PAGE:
We further wish to express our profound disappointment at the silence of the attorney-general: 

(a) on the conflict issue which has been decided conclusively by the Federal Court; and

(b) in failing to publicly clear Nazlan of the scurrilous allegations of corruption (which even Najib has withdrawn).

More so, as the attorney-general is himself a former Federal Court judge and must surely appreciate the devastating effect of his silence upon the judiciary and the sanctity of the administration of justice.

This case has given rise to an unacceptable level of intimidation against judges who are doing their duty to uphold the law without fear or favour.

They are facing constant harassment, and are subject to machinations and schemes by some with vested interests.

All of this must stop as it does not serve the rule of law or the country. Those who have been found to have committed offences must pay for them. That is the Malaysian criminal justice system.

There should be no preferred class of people in this country who are permitted to tear down an institution to escape the law.

Everyone is said to be equal before the law. Does anybody believe that if it was not a powerful political figure involved in the SRC International case, the current attacks on the judiciary would occur?

Do Malaysians want to see, again, our justice system compromised by powerful politicians?

Finally, one may criticise a judgment of the court, but this must be done in temperate terms for a proper purpose, and without casting any aspersions or ascribing improper motives against a judge. This would be contemptuous, and liable to legal action.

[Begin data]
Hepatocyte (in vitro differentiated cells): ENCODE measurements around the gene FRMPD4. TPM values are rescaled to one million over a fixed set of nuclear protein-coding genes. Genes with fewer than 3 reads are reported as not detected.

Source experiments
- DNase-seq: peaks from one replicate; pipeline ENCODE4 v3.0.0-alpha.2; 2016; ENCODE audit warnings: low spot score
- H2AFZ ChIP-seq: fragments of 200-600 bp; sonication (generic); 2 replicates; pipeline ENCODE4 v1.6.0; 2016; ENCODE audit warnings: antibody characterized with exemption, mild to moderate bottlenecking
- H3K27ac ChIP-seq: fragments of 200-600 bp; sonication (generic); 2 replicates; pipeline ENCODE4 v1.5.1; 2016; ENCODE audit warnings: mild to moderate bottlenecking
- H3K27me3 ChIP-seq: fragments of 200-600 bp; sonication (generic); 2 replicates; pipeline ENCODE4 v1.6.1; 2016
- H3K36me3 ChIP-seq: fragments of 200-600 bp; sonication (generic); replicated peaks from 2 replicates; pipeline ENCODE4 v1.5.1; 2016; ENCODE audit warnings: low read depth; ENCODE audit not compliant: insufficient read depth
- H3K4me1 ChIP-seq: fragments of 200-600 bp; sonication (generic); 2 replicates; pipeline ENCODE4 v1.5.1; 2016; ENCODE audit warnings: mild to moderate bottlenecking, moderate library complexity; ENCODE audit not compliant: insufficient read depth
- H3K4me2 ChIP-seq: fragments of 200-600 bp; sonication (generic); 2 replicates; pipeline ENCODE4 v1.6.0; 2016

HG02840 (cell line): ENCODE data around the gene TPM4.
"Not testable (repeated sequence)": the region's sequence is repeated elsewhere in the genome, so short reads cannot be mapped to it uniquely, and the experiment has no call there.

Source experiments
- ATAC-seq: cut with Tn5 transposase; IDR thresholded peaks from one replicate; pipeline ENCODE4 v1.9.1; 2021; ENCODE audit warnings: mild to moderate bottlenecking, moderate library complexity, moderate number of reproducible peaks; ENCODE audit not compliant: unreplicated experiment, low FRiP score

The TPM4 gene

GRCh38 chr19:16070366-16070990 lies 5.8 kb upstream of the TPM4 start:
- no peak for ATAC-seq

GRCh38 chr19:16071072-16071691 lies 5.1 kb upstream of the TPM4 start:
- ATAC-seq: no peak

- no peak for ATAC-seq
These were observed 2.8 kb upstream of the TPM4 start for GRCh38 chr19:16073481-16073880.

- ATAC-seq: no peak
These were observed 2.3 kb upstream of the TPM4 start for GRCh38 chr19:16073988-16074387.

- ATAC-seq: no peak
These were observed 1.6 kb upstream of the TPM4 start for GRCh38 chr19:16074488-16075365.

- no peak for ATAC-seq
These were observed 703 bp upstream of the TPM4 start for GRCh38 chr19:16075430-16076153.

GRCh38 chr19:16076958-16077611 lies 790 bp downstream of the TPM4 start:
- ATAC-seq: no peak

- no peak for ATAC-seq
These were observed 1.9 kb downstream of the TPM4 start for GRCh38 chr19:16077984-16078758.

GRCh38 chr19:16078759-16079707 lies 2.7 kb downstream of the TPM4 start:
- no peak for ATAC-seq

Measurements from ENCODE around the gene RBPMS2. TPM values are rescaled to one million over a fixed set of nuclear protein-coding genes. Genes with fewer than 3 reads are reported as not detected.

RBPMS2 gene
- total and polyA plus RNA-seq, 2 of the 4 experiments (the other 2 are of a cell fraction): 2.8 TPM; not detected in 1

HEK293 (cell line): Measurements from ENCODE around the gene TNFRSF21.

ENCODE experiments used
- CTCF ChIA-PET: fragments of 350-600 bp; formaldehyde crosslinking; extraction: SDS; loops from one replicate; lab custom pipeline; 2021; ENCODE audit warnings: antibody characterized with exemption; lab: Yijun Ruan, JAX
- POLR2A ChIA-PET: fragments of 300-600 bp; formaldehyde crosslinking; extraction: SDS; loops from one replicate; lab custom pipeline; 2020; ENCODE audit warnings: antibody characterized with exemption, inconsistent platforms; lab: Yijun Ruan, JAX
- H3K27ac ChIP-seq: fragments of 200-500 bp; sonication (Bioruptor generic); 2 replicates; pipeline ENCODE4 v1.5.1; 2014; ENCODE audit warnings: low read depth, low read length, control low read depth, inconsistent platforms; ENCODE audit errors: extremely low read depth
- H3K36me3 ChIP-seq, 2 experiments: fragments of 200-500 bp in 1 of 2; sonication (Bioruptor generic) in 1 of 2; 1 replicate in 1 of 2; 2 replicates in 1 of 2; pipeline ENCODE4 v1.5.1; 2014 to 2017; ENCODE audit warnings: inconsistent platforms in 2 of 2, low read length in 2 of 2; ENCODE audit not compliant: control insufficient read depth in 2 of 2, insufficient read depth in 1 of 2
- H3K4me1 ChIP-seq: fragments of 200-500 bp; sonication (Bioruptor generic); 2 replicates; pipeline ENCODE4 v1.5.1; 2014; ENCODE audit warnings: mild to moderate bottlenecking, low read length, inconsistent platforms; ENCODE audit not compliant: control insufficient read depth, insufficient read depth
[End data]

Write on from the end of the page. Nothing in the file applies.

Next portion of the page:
Responding to MACC’s Ahmad Rosli Mohd Sham:

The response from MACC misses the woods for the trees. The two "surat pekeliling" (government circulars) referred to by the MACC committee are wholly inapplicable. They apply only to civil servants.

(Ahmad Rosli Mohd Sham is MACC’s Operation Review Panel chairman).

Judges of the superior courts (High Court, Court of Appeal and Federal Court) are not civil servants.

In any event, such circulars cannot override the MACC Act. MACC only has the power to investigate alleged corruption and matters related thereto. This is clearly set out in the MACC Act.

MACC does not have any power or jurisdiction to investigate, let alone make findings or come to a view of an alleged conflict of interest in a court matter and breaches of judicial ethics.

The position taken by MACC via its committee is untenable and serves to confuse the issue and the public.

Furthermore, and as stated earlier, this precise issue has been decided conclusively by the Federal Court and any reference to it as if it were a live issue is wholly improper.

This statement is signed by:
• VC George
• Param Cumaraswamy
• Zainur Zakaria
• Cyrus Das
• Mah Weng Kwai
• Kuthubul Zaman Bukhari
• Yeo Yang Poh
• Ambiga Sreenevasan
• Lim Chee Wee
• Steven Thiru
• George Varughese
• Fareed Abdul Gafoor
• Salim Bashir
• AG Kalidas

The views expressed in this article are those of the author(s) and do not necessarily reflect the position of MalaysiaNow.